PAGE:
The number of UFO sightings in Missouri has been on the rise since May 2011, and it's not slowing down. This is according to Margie Kay, a field investigator with the Missouri chapter of the Mutual UFO Network.
The group had their annual conference on Sunday and speakers discussed, among other things, the record number of sightings in Missouri in October -- 87 sightings with credible witnesses in a single month.
"There are a lot of theories," Kay said. "We do know that there were some stunt flying teams out on October 4 and October 31, and a B-52 for a game on the 31st."
Despite the fact that some of the 87 claims are explained by the stunt flyers and the B-52, there are still 37 "unexplained and unidentified" occurrences for that month.
Missouri had 233 UFO sightings reported in 2011, and this year there have been 74 reports so far. There weren't as many at this point last year.
Witnesses of some of the recent sightings reported round or oval crafts in the sky. Quite a few reported orbs or balls of light, some as small as softballs and some up to 50 feet in diameter.
These sightings are "very odd," said Kay. "People described white glowing balls of light and great orange balls of fire. Some were three feet off the ground, some were high in the sky. We can't figure out what it is."
When the UFO network hears reports of a sighting (usually through the national Mutual UFO Network website), an investigator is assigned to the case. The investigation involves witness interviews, site visits, and, if there was any contact or if the object was close to earth, samples are taken and sent off for analysis.
What's unusual about the recent sightings, said Kay, is the large number of witnesses. Some of the events have had as many as 13 separate witnesses. One sighting had 31. And the sightings are happening in well-lit, well-traveled areas.
"We have [sightings] probably more in cities than rural areas, as far as reports go," she said.
One unusual case is the one Kay's been investigating the past several nights in Blue Springs and the Lee's Summit area. White and red streaks were reportedly seen going across the sky. Glowing objects emitted different colors. They looked fluid, Kay said, and through binoculars they looked "incredible."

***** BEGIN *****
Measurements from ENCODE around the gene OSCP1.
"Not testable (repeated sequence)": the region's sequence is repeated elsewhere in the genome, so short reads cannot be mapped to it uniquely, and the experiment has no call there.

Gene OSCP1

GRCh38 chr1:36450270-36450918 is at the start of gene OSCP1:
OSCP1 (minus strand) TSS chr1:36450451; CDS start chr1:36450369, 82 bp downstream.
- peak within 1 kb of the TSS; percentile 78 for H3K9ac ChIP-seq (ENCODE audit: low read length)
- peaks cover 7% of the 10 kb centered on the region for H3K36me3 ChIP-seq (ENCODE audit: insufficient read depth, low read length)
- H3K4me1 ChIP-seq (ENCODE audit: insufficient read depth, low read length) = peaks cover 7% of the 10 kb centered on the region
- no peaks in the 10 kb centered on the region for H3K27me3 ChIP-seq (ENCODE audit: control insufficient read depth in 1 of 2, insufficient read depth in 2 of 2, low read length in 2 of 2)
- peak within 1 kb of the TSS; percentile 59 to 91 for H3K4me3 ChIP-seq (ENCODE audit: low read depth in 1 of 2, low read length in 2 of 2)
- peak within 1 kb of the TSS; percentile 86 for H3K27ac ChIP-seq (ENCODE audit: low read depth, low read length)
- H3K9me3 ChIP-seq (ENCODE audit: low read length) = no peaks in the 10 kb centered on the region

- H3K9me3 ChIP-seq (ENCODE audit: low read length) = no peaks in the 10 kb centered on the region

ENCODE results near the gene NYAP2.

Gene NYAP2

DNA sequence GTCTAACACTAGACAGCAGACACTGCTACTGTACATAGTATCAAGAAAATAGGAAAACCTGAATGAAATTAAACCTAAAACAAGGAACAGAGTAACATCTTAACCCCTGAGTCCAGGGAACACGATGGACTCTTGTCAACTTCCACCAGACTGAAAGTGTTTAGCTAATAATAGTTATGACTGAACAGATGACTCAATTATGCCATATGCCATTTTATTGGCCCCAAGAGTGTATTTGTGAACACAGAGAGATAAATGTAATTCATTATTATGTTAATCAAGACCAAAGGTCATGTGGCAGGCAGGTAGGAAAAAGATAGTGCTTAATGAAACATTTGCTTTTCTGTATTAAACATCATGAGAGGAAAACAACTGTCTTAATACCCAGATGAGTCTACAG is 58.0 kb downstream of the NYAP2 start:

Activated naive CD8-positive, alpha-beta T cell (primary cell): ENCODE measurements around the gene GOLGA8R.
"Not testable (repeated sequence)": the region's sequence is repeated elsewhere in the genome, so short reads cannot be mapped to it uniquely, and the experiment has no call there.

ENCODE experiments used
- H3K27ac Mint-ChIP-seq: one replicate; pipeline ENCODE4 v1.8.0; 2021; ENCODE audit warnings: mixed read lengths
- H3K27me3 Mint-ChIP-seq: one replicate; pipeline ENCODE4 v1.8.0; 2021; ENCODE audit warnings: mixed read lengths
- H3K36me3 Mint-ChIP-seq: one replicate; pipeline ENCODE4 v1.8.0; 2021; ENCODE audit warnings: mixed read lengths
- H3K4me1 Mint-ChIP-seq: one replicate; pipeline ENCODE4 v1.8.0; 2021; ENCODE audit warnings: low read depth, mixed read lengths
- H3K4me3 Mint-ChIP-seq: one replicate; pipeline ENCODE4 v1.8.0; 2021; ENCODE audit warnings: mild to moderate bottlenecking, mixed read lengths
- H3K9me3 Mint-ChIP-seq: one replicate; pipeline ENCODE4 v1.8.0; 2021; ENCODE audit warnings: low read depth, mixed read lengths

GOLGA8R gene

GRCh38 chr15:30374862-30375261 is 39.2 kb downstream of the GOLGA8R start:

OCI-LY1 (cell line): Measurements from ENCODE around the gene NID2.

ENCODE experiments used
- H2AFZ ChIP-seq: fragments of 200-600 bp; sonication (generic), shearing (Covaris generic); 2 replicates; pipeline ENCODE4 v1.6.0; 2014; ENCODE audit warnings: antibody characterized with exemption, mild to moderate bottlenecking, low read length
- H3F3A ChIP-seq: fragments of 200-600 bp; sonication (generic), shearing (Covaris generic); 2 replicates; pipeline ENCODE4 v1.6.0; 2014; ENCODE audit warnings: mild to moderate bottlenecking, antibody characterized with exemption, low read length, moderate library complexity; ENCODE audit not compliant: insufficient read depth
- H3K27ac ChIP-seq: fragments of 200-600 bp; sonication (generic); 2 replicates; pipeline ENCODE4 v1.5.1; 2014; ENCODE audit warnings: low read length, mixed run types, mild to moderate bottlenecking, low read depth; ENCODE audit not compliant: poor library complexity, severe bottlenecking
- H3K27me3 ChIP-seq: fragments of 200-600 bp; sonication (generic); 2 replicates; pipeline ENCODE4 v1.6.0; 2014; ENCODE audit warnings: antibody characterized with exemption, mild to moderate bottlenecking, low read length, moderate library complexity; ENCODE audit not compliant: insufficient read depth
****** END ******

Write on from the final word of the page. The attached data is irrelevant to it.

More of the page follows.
"At first I thought they were stars, but one disappeared and then reappeared in a different location. So I knew it wasn't a star," Kay said.
In another incident, a police officer reported that he and his family saw green beams of light shoot down from the sky onto the street in front of his house in Independence. The source of the green beams is undetermined.
Not surprisingly, the investigators come across their share of hoaxes. One just last week, said Kay. But she wasn't fooled.
"They reported it online. They used fake names, fake email addresses. You can pretty much tell who the hoaxers are."
But what about photo and video hoaxes?
This video actually offers a tutorial on how to create a fake UFO sighting video. The video below, from 2007, has more than 19 million YouTube views, likely because of the unusual non-blurriness of the footage.
The video's original poster later posted a bizarre follow-up video called "UFO Haiti: Hoaxer Comes Clean," apparently admitting that the video footage that inspired possibly millions of would-be skywatchers was a fake.
What with the advanced editing technology and all, Kay admits it is getting more difficult to distinguish doctored photos from the real thing. But they have their ways, she said.
"We look for date and time stamps. We look for information and details in the background of the image. We look to see if the the pictures are consistent and in sequence. We consult an expert photographer to tell if it's been Photoshopped," she said.
The real mystery here (well, a real mystery) is whether sightings have truly increased or if more people are reporting them online now than they used to. Whichever it is, the recent activity in the Missouri skies brings a new meaning to the term "flyover state."